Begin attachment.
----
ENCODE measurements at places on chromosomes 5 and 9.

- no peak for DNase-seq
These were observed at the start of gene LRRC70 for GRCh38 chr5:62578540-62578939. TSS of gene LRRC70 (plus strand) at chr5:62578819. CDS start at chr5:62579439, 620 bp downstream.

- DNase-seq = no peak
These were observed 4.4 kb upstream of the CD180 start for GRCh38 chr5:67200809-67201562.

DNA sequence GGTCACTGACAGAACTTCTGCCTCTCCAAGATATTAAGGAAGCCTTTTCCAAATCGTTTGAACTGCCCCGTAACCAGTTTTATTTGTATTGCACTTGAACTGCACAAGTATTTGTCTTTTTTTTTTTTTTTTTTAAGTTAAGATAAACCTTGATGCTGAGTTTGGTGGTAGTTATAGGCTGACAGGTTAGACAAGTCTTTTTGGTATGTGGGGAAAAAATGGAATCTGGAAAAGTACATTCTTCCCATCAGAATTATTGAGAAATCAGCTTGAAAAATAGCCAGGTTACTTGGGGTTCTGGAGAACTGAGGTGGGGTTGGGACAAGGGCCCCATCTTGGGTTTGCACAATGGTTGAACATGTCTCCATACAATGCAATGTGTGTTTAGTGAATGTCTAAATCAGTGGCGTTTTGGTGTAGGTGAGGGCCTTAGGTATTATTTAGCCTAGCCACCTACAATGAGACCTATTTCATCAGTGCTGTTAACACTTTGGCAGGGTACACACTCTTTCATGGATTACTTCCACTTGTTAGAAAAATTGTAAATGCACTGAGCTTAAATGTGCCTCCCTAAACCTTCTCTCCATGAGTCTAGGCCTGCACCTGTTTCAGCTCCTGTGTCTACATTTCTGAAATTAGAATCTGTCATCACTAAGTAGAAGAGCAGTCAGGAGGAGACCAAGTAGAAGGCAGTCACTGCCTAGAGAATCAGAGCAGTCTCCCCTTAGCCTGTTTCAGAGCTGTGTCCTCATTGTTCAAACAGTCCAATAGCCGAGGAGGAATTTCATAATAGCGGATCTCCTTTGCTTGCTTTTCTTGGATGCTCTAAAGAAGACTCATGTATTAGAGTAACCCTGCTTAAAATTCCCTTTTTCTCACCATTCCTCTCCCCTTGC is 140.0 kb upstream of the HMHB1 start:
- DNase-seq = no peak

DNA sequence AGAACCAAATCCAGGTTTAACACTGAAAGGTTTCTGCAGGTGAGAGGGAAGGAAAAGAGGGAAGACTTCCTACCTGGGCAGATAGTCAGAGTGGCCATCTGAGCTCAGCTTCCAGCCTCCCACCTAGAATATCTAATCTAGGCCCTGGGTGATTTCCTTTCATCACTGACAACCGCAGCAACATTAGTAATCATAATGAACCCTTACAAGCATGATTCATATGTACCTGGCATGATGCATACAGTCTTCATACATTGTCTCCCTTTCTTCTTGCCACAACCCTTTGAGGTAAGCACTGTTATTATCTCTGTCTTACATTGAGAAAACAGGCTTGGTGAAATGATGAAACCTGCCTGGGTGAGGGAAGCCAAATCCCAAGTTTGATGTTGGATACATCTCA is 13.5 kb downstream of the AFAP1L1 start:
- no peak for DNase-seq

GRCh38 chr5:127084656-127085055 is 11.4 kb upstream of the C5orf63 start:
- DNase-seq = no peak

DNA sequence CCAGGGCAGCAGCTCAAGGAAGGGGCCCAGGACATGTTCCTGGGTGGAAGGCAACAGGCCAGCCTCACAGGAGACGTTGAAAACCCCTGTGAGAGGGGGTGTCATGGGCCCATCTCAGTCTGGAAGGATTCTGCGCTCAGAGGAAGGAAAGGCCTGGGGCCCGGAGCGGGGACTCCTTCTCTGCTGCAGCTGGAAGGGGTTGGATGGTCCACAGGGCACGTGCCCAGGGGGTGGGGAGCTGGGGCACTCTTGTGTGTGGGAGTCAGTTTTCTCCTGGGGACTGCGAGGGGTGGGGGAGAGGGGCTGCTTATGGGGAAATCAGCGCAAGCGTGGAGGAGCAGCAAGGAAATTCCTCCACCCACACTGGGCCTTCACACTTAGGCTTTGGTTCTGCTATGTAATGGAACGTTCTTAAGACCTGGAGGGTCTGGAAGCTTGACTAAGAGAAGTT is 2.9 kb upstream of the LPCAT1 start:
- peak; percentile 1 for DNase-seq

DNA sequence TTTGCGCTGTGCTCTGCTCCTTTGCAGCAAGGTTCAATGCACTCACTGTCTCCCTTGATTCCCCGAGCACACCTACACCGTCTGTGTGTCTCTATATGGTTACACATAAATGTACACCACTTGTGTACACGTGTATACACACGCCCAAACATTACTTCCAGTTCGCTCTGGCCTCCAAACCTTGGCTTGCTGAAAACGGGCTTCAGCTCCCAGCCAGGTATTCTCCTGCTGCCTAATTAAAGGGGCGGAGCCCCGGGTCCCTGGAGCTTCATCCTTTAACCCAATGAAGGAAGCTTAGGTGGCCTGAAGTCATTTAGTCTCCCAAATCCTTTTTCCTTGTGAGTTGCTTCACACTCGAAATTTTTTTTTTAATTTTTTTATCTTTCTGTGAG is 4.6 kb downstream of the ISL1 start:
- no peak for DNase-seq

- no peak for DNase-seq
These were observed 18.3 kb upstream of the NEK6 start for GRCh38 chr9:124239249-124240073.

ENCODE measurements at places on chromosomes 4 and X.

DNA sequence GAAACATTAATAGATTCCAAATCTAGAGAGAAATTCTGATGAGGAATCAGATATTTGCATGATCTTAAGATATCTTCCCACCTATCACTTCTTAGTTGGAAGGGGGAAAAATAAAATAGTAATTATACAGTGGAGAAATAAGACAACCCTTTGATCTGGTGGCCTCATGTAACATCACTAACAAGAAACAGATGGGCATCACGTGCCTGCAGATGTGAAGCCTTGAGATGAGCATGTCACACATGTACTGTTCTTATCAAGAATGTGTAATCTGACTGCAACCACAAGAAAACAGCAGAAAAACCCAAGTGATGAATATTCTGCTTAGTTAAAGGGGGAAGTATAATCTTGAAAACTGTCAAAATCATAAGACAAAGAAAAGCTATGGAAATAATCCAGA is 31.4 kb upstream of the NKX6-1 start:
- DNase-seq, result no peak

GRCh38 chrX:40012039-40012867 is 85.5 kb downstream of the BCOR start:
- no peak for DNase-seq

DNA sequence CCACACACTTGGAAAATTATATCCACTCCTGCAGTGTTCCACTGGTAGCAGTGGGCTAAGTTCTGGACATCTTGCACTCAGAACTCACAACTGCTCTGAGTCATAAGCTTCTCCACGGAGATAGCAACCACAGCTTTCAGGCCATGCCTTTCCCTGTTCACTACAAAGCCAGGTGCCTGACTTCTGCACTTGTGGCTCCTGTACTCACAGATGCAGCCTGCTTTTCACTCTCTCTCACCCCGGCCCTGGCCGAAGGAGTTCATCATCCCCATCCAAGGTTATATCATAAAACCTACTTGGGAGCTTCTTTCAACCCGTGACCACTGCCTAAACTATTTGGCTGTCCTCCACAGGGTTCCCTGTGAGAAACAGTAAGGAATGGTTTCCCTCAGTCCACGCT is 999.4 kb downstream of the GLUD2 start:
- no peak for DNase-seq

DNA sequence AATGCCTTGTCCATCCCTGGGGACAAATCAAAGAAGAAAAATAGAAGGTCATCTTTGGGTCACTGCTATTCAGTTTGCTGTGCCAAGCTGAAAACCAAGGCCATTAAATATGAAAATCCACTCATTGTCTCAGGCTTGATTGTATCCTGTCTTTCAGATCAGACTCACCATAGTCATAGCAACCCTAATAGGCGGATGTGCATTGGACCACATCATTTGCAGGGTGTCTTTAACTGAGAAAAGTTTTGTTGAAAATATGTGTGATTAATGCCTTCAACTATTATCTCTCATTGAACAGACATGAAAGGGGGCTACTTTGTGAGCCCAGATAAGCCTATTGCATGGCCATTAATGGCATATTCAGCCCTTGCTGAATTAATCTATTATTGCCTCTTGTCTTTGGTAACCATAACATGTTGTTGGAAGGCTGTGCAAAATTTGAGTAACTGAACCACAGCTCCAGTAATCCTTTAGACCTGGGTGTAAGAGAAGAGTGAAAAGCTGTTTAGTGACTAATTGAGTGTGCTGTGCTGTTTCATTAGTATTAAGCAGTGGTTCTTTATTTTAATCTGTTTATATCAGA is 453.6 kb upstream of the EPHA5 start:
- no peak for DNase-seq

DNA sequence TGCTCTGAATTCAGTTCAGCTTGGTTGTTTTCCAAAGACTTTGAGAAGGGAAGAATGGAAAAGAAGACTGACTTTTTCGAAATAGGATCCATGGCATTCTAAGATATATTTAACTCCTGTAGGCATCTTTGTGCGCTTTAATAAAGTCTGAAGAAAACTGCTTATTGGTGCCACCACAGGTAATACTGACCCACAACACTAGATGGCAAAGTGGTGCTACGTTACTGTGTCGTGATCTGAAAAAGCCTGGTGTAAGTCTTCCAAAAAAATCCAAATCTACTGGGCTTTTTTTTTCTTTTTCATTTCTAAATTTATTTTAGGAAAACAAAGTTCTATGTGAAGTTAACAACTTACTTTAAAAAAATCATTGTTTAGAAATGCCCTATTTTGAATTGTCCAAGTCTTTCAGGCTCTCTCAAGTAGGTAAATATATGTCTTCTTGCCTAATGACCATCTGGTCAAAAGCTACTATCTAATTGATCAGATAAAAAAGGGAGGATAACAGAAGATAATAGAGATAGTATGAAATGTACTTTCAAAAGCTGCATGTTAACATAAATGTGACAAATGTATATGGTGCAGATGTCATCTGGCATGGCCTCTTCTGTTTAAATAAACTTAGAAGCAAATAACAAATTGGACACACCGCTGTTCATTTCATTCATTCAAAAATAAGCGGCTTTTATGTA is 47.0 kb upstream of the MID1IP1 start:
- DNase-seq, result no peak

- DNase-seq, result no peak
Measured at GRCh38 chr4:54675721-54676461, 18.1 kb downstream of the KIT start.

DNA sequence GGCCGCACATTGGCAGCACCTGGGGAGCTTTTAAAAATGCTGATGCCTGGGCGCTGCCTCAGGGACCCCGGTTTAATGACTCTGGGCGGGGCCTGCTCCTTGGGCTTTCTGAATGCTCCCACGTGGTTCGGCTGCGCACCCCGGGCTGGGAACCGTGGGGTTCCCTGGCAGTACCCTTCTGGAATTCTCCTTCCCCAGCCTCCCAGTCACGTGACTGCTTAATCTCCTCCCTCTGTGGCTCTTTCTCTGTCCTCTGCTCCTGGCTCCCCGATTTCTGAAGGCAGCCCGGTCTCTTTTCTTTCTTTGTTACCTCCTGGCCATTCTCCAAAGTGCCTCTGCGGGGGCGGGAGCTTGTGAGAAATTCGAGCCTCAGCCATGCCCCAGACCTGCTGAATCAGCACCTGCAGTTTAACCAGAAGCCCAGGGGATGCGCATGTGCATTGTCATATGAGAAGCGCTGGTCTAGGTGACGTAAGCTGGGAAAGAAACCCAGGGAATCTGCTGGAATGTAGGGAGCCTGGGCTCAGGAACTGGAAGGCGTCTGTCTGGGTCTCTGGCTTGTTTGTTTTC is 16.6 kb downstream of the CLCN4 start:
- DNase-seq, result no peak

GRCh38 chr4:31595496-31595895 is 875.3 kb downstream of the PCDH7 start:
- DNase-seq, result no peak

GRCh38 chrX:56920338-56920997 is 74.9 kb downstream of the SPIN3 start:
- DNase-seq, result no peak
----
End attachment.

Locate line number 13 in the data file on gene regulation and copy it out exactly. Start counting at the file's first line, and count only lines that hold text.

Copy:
- peak; percentile 1 for DNase-seq